Results of the PEN/Faulkner Award in the year 2001.
It is 1998, the year in which America is whipped into a frenzy of prurience by the impeachment of a president, and in a small New England town, an aging classics professor, Coleman Silk, is forced to retire when his colleagues decree that he is a racist. The charge is a lie, but the real truth about Silk would have astonished his most virulent accuser. Coleman Silk has a secret. But it’s not the secret of his affair, at seventy-one, with Faunia Farley, a woman half his age with a savagely wrecked past - a part-time farmhand and a janitor at the college where, until recently, he was the powerful dean of faculty. And it’s not the secret of Coleman’s alleged racism, which provoked the college witch-hunt that cost him his job and, to his mind, killed his wife. Nor is it the secret of misogyny, despite the best efforts of his ambitious young colleague, Professor Delphine Roux, to expose him as a fiend. Coleman’s secret has been kept for fifty years: from his wife, his four children, his colleagues, and his friends,…[more]
It is New York City in 1939. Joe Kavalier, a young artist who has also been trained in the art of Houdini-esque escape, has just pulled off his greatest feat to date: smuggling himself out of Nazi-occupied Prague. He is looking to make big money, fast, so that he can bring his family to freedom. His cousin, Brooklyn’s own Sammy Clay, is looking for a collaborator to create the heroes, stories, and art for the latest novelty to hit the American dreamscape: the comic book. Out of their fantasies, fears, and dreams, Joe and Sammy weave the legend of that unforgettable champion the Escapist. And inspired by the beautiful and elusive Rosa Saks, a woman who will be linked to both men by powerful ties of desire, love, and shame, they create the otherworldly mistress of the night, Luna Moth. As the shadow of Hitler falls across Europe and the world, the Golden Age of comic books has begun.
An innovative bio-fiction based on the life of Soviet spy Harry Gold that brilliantly breaks new ground between fiction and biography.
This is the story about a spy. And a spy, by definition, lies. So how to write the life of a spy? Eschewing the confines of traditional biography and inverting the glamour of espionage, acclaimed biographer Millicent Dillon blends fact and fiction to chronicle the human drama of Harry Gold, the American chemist who becomes a Soviet spy.
Dillon has researched Gold’s outer life thoroughly, as a biographer would. She has then limned his inner life to create a profound and compelling character study of a self-described “little man” who personifies the larger symbolism of this complex era in American history. …[more]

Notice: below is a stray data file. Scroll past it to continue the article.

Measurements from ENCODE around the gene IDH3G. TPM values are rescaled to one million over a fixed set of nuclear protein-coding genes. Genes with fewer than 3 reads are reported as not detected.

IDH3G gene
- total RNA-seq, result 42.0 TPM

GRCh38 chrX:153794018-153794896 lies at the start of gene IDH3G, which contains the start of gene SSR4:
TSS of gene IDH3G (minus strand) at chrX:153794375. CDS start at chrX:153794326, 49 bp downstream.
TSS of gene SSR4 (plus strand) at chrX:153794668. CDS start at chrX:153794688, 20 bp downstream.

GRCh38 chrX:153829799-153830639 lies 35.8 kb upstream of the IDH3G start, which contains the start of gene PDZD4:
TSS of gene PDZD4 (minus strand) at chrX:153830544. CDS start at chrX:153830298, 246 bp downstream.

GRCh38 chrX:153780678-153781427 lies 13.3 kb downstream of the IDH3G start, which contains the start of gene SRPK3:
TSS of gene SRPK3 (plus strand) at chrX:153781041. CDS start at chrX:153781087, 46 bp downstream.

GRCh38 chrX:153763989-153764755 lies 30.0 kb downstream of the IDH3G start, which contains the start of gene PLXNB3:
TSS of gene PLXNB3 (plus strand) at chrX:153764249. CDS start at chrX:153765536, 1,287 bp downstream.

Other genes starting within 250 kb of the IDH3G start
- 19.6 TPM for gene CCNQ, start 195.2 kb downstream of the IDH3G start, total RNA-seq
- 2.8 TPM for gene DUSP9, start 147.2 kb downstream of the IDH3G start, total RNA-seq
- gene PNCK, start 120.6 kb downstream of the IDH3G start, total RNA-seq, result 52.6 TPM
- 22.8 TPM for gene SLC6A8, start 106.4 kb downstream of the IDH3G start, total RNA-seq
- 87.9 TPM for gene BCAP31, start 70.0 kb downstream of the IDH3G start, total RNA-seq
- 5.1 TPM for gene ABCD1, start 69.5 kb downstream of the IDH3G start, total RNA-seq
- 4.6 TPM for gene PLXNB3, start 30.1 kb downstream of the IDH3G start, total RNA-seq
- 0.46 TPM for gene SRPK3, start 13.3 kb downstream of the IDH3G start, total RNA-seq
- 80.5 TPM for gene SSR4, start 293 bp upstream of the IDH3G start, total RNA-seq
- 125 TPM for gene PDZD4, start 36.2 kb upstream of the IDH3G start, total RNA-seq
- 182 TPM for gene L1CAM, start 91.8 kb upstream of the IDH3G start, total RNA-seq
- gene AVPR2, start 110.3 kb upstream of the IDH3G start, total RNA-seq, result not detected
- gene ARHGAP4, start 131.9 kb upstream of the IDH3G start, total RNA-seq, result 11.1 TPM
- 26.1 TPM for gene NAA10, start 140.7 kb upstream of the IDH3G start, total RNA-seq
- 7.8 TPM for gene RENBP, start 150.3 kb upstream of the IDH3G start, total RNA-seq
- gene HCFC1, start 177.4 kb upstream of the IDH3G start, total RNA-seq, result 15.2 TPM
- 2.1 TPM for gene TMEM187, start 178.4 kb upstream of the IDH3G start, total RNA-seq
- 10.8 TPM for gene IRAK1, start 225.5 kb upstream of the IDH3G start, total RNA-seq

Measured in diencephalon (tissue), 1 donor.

The acclaimed author of Jesus’ Son and Already Dead returns with a beautiful, haunting, and darkly comic novel. The Name of the World is a mesmerizing portrait of a professor at a Midwestern university who has been patient in his grief after an accident takes the lives of his wife and child and has permitted that grief to enlarge him.
Michael Reed is living a posthumous life. In spite of outward appearances—he holds a respectable university teaching position; he is an articulate and attractive addition to local social life—he’s a dead man walking.
Nothing can touch Reed, nothing can move him, although he observes with a mordant clarity the lives whirling vigorously around him. Of his recent bereavement, nearly four years earlier, he observes, “I’m speaking as I’d speak of a change in the earth’s climate, or the recent war.” …[more]
From Anywhere But Here (a first novel that prompted Anne Tyler to proclaim, “She is already a master”) to her most recent, A Regular Guy (“What a pleasure,” observed Newsweek, “to see a successful novelist take a huge chance and fly high with it”), Mona Simpson has proven herself one of her generation’s defining voices. With three books she has created a memorable cast of searchers who leave home in order to reinvent themselves, to find the missing parent or dream. But in this superb new novella, Simpson reveals the precise costs and rewards of staying—out of affinity and obligation, out of chance, circumstance, and choice.
In Green Bay, Wisconsin—here vividly realized and imagined—Bea Maxwell comes of age in the fifties, and Off Keck Road follows her extended circle along the arc of their lives, through their frustrations and occasional successes, well toward…[more]